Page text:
Dennis Crowley notes that Target is turning checking people out into a game for their cashiers in order to speed things up.
Girl running the checkout […] said the whole thing “makes work feel like a game”.
Update: A Target employee chimed in with more information in the comments here.
Dennis Crowley has some nice ideas for what to do with a GPS- and internet-enabled device with running software on it (e.g. Nike+ on an iPhone).
#3. Ghost racers. Think: Super Mario Kart time-trials, except you’re running against a ghost version of your best time on the map. I know the Garmin already does this, but make it social… show me the best times of my friends or other local users.
Two average Joes compete in five Olympic events to see how they stack up against the top Olympic competitors.
Dennis Crowley and myself spent all day doing 5 different Olympic Events: 100m freestyle, 100m dash, 110m hurdles, long jump and the rings (in gymnastics) and compared ourselves to Olympic athletes.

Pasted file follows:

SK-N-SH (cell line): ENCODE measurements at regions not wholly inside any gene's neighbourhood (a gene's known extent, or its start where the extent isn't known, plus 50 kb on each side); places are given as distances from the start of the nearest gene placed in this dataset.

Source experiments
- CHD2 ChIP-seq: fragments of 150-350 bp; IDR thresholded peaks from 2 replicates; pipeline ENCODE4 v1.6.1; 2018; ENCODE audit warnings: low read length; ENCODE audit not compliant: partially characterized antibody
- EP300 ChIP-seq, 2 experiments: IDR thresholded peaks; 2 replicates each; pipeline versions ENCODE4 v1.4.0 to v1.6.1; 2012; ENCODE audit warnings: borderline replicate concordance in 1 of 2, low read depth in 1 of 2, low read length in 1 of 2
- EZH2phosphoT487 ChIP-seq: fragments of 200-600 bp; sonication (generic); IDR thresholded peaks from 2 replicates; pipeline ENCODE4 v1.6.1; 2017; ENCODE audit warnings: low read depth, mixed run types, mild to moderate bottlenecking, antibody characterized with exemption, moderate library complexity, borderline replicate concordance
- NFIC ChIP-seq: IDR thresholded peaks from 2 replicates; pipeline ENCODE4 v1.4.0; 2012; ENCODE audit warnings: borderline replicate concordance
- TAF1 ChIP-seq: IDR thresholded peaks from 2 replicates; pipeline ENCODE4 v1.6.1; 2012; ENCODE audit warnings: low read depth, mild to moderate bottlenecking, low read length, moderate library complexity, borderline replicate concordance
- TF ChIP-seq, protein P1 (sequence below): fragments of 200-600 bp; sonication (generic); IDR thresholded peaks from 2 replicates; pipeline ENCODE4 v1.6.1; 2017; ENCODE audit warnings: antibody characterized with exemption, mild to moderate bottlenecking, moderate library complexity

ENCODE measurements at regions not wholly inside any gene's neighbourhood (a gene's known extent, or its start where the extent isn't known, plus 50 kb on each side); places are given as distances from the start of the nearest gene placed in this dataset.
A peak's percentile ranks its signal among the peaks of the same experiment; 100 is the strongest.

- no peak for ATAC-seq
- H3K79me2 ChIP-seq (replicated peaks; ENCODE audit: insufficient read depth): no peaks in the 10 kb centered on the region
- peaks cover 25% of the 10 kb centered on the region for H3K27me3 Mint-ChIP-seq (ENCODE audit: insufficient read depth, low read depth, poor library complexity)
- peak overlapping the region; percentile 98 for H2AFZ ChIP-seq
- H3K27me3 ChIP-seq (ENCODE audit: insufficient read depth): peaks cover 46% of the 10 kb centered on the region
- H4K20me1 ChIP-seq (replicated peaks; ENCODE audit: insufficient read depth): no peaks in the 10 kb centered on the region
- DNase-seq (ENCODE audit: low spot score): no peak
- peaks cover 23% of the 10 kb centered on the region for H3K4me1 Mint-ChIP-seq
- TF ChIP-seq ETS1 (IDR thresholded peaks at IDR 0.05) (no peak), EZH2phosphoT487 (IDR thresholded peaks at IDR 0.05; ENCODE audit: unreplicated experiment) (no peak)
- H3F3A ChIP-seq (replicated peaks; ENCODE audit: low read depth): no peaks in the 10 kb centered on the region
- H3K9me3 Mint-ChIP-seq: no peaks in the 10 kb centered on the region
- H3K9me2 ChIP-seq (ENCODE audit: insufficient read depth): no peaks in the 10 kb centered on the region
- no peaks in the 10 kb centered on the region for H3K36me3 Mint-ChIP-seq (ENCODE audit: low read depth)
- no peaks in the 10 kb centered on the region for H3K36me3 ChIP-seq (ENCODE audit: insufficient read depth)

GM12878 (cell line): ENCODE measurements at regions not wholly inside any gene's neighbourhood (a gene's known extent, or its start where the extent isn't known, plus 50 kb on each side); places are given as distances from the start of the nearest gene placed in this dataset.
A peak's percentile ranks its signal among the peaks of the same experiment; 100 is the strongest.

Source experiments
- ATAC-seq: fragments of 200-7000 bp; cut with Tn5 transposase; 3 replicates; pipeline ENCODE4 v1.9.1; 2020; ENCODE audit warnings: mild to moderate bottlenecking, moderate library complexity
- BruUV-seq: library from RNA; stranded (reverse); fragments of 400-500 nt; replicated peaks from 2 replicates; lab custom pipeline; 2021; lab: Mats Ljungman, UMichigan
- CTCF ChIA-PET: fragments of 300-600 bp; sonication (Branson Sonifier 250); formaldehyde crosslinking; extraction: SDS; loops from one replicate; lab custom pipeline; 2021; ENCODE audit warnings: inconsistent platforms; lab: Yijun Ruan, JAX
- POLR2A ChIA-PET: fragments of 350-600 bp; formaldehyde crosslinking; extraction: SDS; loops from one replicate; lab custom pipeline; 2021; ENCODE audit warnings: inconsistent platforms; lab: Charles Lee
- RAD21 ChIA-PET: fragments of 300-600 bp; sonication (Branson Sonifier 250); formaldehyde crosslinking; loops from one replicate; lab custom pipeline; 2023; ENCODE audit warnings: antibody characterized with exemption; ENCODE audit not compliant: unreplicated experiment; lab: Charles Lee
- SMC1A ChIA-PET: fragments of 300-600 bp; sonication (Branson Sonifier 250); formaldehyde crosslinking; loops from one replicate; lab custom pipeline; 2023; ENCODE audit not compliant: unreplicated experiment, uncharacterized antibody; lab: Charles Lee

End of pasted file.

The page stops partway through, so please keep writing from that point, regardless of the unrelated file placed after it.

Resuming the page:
Olympic athletes make it look easy and these two make it look difficult. I particularly enjoyed Crowley’s 100-meter swim/walk. Related: can you go from normal guy to Olympian with a few years of hard training? (via clusterflock)
Update: ESPN followed Kathryn Bertine — “an average person with an athletic background” — on her two-year quest to become an Olympic athlete. (thx gerard)
Update: The Mechanical Olympics project is leveraging the Amazon Mechanical Turk workforce to make videos of ordinary people competing in all the Olympic events. Here’s an example video. (thx, michael)
Dodgeball founders leave Google and that leaves Dodgeball probably dead. Then why did Google buy Dodgeball exactly? Not for the founders…they left. Not for the tech. To build it up into a profitable company? (Nope, they didn’t put any resources into it.) To kill it before some other company (Yahoo, Microsoft) got their mitts on it? For the PR value? Why did they even bother?
Update: Official thumbs-down announcement here. “It’s no real secret that Google wasn’t supporting dodgeball the way we expected. The whole experience was incredibly frustrating for us - especially as we couldn’t convince them that dodgeball was worth engineering resources, leaving us to watch as other startups got to innovate in the mobile + social space. And while it was a tough decision (and really disappointing) to walk away from dodgeball, I’m actually looking forward to getting to work on other projects again.”